TCM’s Treasures from the Disney Vault celebrates its 9th evening of all-Disney entertainment on Wednesday, December 21st. Being the third December programming lineup, this one abandons winter and the holidays and instead shines a light on Disney’s treasure trove of animal films. It’s no secret that Walt Disney was passionate about nature conservation, but many modern audiences forget that he was responsible for the nature documentary genre. While we won’t see any of the True-Life Adventures series in tonight’s lineup, we will celebrate their legacy with the films that followed in its wake. Starting with the one-and-only True-Life Fantasy, the night has a lot to offer. From a true classic Old Yeller, to a Dean Jones comedy The Ugly Dachshund, and one of the most fondly remembered Wonderful World of Color specials, there’s a lot to love in this evening’s programming lineup.

8:00 PM - Perri (1957)

The True-Life Adventure series had won critics and audiences over since its debut in 1948, but by the end of the 1950’s the series had begun to run its course and Walt’s vision had shifted more towards scripted storytelling with animals. While it is true that some of the True-Life Adventures featured staged action, the studio was about to shift towards all-staged animal action. The first in the series was also the only one to be branded as a True-Life Fantasy with 1957’s Perri.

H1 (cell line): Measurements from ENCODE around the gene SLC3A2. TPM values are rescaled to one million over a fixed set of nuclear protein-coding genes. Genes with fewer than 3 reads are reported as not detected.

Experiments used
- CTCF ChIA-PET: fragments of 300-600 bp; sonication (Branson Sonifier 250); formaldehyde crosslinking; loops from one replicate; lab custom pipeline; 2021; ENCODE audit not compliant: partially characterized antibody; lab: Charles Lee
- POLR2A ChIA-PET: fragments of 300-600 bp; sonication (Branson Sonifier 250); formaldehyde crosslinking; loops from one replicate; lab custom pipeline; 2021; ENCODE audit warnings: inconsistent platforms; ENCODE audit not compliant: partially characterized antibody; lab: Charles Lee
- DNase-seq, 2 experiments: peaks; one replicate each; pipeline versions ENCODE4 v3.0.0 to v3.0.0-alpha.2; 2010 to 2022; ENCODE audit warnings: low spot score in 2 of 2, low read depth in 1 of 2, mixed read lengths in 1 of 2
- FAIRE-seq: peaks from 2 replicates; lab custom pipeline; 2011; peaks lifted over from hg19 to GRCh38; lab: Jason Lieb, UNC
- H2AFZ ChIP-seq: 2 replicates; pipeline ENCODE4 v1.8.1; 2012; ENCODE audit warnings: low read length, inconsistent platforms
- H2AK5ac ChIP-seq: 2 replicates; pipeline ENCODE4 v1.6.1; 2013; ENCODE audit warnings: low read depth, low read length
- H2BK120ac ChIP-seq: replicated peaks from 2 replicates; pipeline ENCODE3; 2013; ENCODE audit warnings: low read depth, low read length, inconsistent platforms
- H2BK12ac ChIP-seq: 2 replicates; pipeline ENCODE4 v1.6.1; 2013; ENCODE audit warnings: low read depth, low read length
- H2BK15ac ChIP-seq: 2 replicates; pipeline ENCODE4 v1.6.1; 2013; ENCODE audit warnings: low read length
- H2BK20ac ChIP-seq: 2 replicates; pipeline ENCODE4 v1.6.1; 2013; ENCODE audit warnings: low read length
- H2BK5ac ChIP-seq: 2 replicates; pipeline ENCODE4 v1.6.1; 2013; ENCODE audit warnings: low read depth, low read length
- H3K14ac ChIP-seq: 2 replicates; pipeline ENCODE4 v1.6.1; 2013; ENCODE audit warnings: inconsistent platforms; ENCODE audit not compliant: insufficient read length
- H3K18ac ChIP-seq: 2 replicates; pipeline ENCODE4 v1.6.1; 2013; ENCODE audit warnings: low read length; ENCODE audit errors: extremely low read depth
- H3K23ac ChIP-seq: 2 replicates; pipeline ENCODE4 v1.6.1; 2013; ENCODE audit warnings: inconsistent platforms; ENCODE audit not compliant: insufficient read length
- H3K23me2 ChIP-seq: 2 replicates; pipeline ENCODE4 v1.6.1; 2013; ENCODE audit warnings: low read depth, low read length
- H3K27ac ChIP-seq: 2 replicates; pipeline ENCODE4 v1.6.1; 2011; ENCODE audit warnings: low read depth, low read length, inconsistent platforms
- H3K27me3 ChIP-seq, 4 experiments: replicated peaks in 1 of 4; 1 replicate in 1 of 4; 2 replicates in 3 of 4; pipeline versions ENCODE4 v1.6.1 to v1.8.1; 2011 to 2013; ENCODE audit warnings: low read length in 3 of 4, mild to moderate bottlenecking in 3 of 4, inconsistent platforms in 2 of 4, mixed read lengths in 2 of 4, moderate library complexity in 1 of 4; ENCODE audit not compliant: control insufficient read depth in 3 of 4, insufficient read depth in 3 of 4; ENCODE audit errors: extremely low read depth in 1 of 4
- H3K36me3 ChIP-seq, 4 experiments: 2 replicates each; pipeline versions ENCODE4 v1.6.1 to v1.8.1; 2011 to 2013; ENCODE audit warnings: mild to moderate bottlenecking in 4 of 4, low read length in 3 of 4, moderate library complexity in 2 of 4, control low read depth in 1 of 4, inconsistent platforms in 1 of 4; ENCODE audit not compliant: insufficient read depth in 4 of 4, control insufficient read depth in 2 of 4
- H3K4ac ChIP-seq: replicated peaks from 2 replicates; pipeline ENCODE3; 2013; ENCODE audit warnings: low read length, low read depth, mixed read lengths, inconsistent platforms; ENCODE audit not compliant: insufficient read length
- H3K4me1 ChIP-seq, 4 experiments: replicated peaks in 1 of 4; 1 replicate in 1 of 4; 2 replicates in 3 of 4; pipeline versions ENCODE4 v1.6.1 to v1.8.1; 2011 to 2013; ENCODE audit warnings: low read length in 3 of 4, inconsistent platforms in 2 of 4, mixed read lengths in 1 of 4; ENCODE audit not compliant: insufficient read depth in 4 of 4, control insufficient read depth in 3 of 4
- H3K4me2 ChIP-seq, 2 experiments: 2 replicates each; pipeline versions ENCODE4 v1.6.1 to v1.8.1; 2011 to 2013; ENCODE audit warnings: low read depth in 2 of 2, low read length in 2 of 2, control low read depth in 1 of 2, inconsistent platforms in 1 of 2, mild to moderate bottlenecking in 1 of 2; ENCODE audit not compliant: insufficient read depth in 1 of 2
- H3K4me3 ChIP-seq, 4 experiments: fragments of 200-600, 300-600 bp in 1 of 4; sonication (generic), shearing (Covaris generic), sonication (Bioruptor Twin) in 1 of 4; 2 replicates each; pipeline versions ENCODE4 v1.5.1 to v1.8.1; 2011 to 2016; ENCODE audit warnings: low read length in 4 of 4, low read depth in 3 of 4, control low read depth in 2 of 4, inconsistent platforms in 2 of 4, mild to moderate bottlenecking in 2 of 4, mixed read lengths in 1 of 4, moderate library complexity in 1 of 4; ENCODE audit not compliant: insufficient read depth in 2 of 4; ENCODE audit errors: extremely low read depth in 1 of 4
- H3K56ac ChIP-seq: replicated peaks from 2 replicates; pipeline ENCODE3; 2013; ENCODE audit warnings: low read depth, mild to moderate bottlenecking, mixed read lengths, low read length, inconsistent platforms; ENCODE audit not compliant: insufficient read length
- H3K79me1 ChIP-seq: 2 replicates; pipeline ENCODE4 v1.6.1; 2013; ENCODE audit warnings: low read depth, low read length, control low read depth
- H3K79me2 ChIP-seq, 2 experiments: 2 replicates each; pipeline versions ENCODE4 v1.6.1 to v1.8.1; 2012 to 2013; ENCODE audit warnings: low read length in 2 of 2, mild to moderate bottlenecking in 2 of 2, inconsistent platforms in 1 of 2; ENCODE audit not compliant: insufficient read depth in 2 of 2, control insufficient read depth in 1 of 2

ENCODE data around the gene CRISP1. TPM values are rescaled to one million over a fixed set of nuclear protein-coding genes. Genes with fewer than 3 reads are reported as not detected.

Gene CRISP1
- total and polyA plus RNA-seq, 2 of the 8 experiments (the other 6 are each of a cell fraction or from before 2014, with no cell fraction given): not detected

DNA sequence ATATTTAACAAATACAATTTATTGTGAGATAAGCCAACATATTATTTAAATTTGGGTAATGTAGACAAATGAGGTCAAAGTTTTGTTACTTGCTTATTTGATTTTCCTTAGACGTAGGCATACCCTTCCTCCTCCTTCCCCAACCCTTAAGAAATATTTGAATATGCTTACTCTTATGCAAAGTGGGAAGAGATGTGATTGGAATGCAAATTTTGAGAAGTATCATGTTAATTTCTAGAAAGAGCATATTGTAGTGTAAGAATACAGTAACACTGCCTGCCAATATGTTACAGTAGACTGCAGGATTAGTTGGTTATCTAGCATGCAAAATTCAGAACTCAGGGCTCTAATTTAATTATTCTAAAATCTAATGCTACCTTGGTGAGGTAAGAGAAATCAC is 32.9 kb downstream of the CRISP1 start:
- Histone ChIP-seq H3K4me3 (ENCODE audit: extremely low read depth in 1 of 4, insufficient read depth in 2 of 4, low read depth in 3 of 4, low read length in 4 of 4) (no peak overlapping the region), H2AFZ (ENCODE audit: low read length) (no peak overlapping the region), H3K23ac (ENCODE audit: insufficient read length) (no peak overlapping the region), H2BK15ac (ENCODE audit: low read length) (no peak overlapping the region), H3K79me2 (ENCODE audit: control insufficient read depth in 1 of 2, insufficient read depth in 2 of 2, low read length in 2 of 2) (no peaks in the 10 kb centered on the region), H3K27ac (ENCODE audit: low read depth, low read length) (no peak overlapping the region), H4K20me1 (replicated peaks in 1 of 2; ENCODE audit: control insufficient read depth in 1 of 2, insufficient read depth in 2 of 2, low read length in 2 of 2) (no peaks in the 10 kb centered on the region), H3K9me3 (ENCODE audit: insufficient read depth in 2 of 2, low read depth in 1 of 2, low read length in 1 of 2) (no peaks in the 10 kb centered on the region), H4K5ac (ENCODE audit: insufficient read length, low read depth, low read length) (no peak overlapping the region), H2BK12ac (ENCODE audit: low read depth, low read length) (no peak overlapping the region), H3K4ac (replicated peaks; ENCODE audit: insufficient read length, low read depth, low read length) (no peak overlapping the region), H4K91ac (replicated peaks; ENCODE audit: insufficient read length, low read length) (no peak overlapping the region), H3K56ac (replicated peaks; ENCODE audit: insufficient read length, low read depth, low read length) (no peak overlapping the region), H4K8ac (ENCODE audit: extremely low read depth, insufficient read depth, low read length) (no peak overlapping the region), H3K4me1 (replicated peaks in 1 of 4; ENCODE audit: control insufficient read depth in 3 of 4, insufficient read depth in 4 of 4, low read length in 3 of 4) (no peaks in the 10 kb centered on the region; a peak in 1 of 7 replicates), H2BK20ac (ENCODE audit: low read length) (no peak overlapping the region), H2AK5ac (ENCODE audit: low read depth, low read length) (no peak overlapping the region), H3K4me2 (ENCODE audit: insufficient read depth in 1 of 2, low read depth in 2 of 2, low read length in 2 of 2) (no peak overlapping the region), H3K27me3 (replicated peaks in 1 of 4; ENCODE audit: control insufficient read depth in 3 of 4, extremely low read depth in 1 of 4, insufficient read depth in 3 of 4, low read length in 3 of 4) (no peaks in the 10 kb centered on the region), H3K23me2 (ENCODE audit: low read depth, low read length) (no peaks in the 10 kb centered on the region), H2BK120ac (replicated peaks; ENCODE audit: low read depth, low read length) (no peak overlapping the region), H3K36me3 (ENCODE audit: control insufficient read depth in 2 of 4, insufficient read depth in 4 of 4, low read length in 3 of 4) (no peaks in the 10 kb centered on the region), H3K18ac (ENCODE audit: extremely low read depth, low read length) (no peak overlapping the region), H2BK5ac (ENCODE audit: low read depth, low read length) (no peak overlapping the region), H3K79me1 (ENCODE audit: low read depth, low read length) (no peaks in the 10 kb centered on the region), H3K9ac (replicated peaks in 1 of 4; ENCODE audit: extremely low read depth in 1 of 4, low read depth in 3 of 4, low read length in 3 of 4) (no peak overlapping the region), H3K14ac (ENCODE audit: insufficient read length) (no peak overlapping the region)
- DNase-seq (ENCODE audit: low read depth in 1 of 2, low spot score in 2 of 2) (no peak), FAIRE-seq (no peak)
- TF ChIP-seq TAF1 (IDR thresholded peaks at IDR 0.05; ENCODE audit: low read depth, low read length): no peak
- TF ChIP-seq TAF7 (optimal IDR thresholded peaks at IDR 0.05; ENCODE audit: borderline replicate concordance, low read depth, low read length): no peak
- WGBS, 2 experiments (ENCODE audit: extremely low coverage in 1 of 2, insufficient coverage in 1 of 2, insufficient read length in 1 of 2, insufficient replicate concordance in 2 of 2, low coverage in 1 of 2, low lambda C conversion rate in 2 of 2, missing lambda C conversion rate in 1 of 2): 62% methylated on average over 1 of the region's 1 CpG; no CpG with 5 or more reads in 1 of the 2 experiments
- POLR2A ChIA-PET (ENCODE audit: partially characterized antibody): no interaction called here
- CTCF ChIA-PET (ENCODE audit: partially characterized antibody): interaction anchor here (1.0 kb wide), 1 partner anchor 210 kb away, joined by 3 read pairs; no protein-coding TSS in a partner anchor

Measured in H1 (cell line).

Welcome to Wildwood Heart, a charming section of the forest where young Perri is born. After losing her family, Perri must find her own method of survival in the wilderness. In her quest for a mate, Perri will travel through all of the seasons with some beautiful winter landscapes.

While the story centers on Perri, a good portion of the picture is spent on other animals, such as foxes, raccoons and skunks, the other citizens of Wildwood Heart. The film is based on a book by Felix Saltin, author of Bambi, and even features a not-so-subtle homage to the great prince of the forest. Produced, written and narrated by Winston Hibler, the film is also notable for being one of the films that Roy E. Disney worked on.

Recommendation: Perri offers an early look at the successful Disney animal films that came later, but is often boring and quite forgettable. 

9:30 PM - Old Yeller (1958)

One of Disney’s most beloved live action films, Old Yeller introduced the world to Tommy Kirk and Kevin Corcoran, who would spend the majority of their childhoods on camera in Disney productions. Almost all of the exterior shots were filmed at Golden Oak Ranch, which Walt Disney purchased shortly after. But the film is most famous for its shocking ending, which still brings me to tears every time I see it.

On the verge of manhood, young Arliss has to support his mom and younger brother while his father is away. But when a stray dog creates mischief for the boy, he soon becomes a friend and source of joy for the family. But Arliss’ strength is put to the test when Old Yeller contracts rabies while saving the family from a wild wolf .